A new generation of high grade polyamides, polyamides and polyaryletherketones, offering different solutions for an industry traditionally wedded to metal parts. The advantages of metals, like steel, are well known, as are their drawbacks. Several of these, such as susceptibility to corrosion, are highlighted in the harsh operating and environmental conditions found in pipelines and on-shore and off-shore petrochemicals facilities.
In researching its new report, The Future of High-Performance Polymers for Oil and Gas to 2020, Smithers Rapra has identified new opportunities for improved plastics to rival and surpass metal in several key applications.
The report estimates global demand for high performance polymers in oil and gas applications in 2015 was 17,340 tonnes, with a material value of US$430 million. Growth has been steady in recent years and looks to increase healthily to 5.6% per annum in 2018–2021.
One of the principle advantages high performance polymers provide for oil and gas applications are their corrosion resistance.
There are vast reserves of energy in deep water reservoirs, and these account for more than 50% of all new discoveries between 2010– 2014. As the industry is forced to drill deeper, extremes of operating temperature and pressure – up to 315°C and 3,000 bars – can be encountered. When combined with aggressive elements, such as hydrogen sulphide (H2S) and carbon dioxide (CO2), and aggressive completion and intervention fluids, these are causing major corrosion problems to steel pipes and other metallic components.
Failures along any part of an offshore or onshore system can often lead to a shutdown of production, which is hugely expensive. Furthermore, in extreme cases, leakages can lead to environmental damage and, as in the case of BP’s Deepwater Horizon, this leads to severe sanctions from governments.
The oil and gas industry is gaining familiarity with the business case – improved uptime, long life times and reduced maintenance cycles – high performance polymers can offer in replacing steel and other metal components.
Key applications are:
- Flexible risers
- Wear rings
- Valve seats
This scenario presents a major opportunity for suppliers of high performance polymers. High performance materials can make a valuable contribution towards addressing the problems of metal corrosion which are accentuated as environments become more hostile with extremes of temperature and pressure. Most of the materials profiled in the Smithers Rapra report have excellent resistance to these corrosive elements and/or a range of mechanical and electrical properties that make them a viable alternative to corrosion-resistant grades of stainless steel many applications.
This aligns with the wider petrochemical industry focus on increasing the lifetime of assets associated with recovery, production and processing by providing corrosion-resistant materials. Industry estimates suggest that at least 80% of oil and gas industry products are still metallic and that the impetus for change is sluggish, despite the growing awareness of corrosion resistant alternatives.
Linings and coatings
In an industry that is schooled in the tradition of steel products, one major contribution that the polymer industry is making is in the area of corrosion-resistant coatings. Steel is vulnerable to both internal and external corrosion and requires regular inspection and treatment with corrosion inhibitors. Alternatively, corrosion resistant alloys can be specified, but these are often more expensive than lining a carbon steel product with a corrosion resistant polymer.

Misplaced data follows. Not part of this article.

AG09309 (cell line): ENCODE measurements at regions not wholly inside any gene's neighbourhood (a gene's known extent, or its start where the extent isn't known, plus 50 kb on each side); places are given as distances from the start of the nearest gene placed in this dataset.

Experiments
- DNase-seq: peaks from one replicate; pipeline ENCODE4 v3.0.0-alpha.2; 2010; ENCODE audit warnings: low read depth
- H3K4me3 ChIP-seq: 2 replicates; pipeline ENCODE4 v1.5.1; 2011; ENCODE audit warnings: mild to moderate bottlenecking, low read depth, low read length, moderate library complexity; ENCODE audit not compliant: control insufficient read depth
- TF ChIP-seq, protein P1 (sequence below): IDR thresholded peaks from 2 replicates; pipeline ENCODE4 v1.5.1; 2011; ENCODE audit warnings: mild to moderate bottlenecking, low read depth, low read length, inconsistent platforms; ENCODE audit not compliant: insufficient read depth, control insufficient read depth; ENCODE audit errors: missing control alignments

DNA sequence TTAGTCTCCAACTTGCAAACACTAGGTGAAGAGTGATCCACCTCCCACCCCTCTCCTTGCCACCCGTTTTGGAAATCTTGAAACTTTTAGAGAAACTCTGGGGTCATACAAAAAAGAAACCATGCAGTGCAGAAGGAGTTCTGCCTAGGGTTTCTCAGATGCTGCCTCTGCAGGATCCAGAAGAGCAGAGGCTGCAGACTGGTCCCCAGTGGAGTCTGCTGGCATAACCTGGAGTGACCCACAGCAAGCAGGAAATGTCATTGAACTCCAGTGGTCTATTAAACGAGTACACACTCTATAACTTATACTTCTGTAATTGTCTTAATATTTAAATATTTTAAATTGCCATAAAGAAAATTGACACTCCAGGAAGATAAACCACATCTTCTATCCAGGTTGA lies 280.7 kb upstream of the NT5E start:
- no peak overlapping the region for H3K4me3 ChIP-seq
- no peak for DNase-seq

Linings are commonly applied to pipes tanks and vessels to extend their service life and to avoid leakages that might be environmentally hazardous. In the case of pipelines, internal coatings not only provide greater protection from attack by aggressive elements, but they can also create a smooth bore which ensures the efficiency of the flow is maintained. This in turn helps to reduce pumping costs.
Tanks linings are very specific to the medium being stored. This might be salt water, oil, drilling mud, chemicals, potable water and sewage. The requirements may be resistance to specific chemicals or to abrasion.
A variety of polymeric materials are in use for linings, the most common being thermosets such as epoxy and polyurethane. Epoxy resins have a good range of chemical resistance and adhere well to most substrates. Polyethylene (PE) and polyamide are also used but are limited in temperature resistance to around 75°C. PE also does not adhere well – so needs multiple coats – and it is vulnerable to penetration by sharp objects.
Several high performance polymers are used for coatings but only in low market volumes. They offer excellent levels of resistance aggressive chemicals and can cope with higher temperatures than most bulk lining polymers.
In the short term, with the barrel price of Brent crude falling below $35 at the beginning of 2016 – following the remittance of Iran to the world market – the industry’s focus is on economy and existing assets. As and when the price of oil increases, firms will look to invest in new equipment, particularly for those marginal extraction facilities in areas that pose the greatest performance demands. These will provide a forum for demonstrating the corrosion-resistance advantages of this new generation of high-grade polymer components and linings and expand beyond their current niche applications.
This trend is reflected in the Smithers data with a 5.6% year-on-year increase in the market for high performance polymers forecast to begin in 2018 through to 2021.
For full analysis and comprehensive market data on the huge potential high performance polymers have in the oil and gas sector, see the Smithers Rapra’s global market study, The Future of High Performance Polymers for Oil and Gas Markets to 2020.